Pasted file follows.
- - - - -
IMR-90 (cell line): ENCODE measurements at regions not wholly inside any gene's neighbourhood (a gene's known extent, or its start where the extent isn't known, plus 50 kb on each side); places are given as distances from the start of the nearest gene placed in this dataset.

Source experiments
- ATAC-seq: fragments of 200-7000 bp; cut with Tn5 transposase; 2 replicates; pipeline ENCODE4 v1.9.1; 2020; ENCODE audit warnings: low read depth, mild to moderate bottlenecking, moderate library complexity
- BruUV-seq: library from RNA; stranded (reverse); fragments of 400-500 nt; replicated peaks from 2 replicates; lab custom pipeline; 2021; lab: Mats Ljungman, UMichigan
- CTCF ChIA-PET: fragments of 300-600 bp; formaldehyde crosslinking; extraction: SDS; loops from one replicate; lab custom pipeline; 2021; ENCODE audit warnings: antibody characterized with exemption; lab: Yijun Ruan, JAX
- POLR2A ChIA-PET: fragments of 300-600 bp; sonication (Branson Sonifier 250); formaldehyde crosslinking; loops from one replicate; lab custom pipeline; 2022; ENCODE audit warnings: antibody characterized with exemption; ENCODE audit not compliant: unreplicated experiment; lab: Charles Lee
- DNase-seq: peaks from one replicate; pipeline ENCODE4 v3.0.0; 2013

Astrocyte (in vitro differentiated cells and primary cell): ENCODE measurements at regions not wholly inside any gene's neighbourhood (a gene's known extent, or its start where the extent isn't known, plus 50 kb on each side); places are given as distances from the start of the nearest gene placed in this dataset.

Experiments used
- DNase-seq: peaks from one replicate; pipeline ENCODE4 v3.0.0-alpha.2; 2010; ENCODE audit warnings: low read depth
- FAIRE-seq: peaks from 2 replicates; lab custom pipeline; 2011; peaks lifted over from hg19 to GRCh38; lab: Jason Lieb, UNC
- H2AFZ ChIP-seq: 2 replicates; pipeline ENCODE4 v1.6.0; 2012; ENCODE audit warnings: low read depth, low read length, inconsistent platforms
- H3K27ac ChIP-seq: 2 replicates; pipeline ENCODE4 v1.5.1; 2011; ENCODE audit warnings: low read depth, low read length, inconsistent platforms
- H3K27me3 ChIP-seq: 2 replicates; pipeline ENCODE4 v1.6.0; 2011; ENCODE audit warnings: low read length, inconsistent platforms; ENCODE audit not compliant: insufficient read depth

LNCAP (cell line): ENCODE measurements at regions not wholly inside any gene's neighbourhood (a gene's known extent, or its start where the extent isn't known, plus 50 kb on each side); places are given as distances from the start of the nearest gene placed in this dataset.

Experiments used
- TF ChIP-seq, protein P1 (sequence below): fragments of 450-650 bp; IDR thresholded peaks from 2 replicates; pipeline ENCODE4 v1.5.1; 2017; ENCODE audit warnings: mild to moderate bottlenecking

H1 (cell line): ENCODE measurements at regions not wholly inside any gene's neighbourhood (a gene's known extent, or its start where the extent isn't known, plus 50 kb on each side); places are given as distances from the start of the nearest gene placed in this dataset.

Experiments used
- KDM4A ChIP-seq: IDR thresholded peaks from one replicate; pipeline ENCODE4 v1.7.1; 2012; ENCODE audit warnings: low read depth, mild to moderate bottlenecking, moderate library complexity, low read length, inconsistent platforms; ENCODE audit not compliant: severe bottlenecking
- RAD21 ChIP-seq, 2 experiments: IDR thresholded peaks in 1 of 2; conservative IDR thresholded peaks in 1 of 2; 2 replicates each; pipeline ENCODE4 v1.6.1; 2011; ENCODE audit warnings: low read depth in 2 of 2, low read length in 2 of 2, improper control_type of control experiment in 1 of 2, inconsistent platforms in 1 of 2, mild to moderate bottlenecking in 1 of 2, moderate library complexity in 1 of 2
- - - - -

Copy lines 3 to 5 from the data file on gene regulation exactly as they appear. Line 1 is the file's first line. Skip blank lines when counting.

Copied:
- ATAC-seq: fragments of 200-7000 bp; cut with Tn5 transposase; 2 replicates; pipeline ENCODE4 v1.9.1; 2020; ENCODE audit warnings: low read depth, mild to moderate bottlenecking, moderate library complexity
- BruUV-seq: library from RNA; stranded (reverse); fragments of 400-500 nt; replicated peaks from 2 replicates; lab custom pipeline; 2021; lab: Mats Ljungman, UMichigan
- CTCF ChIA-PET: fragments of 300-600 bp; formaldehyde crosslinking; extraction: SDS; loops from one replicate; lab custom pipeline; 2021; ENCODE audit warnings: antibody characterized with exemption; lab: Yijun Ruan, JAX